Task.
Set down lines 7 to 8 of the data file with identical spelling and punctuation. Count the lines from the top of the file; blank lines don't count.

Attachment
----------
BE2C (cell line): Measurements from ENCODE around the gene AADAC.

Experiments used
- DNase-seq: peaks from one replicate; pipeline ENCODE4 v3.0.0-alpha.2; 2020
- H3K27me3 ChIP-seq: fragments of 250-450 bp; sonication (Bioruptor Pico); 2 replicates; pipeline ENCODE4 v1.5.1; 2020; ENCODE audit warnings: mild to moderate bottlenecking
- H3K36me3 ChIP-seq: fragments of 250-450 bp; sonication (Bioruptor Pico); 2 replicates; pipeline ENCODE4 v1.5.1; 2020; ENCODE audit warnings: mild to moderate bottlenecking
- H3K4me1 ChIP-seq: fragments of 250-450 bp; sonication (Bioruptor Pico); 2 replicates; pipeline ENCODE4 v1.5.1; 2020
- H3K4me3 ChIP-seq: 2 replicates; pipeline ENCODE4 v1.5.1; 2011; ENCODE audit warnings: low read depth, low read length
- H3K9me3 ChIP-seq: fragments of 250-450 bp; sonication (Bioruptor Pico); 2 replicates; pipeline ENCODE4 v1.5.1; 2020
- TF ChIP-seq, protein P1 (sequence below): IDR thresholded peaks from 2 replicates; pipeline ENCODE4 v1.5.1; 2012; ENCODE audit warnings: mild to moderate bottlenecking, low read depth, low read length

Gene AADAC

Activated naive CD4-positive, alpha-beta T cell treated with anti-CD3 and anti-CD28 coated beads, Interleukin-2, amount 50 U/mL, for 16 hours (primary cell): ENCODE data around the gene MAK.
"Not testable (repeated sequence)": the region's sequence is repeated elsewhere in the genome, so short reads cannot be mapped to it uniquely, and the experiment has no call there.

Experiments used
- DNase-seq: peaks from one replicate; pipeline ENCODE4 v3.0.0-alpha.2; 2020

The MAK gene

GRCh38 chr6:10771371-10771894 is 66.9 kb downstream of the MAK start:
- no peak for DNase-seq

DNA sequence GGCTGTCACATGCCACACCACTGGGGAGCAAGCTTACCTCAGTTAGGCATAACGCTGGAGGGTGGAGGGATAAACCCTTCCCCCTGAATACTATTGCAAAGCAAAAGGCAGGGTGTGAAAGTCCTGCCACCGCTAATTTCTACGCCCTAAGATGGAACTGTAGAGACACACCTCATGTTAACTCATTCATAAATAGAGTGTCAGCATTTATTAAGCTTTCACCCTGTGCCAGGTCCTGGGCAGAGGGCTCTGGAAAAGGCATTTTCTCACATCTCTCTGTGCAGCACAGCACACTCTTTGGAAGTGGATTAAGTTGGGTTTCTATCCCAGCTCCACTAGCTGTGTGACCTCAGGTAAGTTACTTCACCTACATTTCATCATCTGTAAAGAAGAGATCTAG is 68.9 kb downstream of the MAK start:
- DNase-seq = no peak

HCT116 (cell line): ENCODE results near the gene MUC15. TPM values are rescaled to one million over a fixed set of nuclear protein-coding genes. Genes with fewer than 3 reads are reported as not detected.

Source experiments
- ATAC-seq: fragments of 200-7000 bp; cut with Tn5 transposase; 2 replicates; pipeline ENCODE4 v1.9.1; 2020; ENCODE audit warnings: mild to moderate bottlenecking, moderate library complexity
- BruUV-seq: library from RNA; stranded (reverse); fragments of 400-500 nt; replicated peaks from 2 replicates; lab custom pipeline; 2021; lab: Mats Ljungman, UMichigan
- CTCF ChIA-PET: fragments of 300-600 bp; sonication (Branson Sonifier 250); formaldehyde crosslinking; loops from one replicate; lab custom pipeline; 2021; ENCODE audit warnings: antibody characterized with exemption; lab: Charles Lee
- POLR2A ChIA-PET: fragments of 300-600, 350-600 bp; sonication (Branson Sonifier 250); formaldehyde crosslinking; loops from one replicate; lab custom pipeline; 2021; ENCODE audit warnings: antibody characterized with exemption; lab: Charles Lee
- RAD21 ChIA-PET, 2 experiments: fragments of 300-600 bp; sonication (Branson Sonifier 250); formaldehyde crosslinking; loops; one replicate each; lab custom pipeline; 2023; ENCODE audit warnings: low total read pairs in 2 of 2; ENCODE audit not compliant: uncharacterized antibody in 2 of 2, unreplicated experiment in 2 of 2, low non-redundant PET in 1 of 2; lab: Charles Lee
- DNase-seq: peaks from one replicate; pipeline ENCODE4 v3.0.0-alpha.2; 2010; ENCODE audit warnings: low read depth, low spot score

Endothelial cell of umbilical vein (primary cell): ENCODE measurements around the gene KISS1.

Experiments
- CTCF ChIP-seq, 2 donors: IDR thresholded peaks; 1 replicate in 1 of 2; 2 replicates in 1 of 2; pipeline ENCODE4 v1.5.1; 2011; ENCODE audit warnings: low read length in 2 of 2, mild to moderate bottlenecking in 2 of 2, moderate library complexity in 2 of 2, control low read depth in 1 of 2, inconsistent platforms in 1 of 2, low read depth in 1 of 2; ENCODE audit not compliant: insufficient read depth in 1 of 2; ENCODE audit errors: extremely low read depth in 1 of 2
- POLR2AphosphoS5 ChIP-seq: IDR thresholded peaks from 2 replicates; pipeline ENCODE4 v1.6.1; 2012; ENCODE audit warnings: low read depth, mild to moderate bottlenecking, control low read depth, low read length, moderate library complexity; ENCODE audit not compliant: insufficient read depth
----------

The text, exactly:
- H3K4me3 ChIP-seq: 2 replicates; pipeline ENCODE4 v1.5.1; 2011; ENCODE audit warnings: low read depth, low read length
- H3K9me3 ChIP-seq: fragments of 250-450 bp; sonication (Bioruptor Pico); 2 replicates; pipeline ENCODE4 v1.5.1; 2020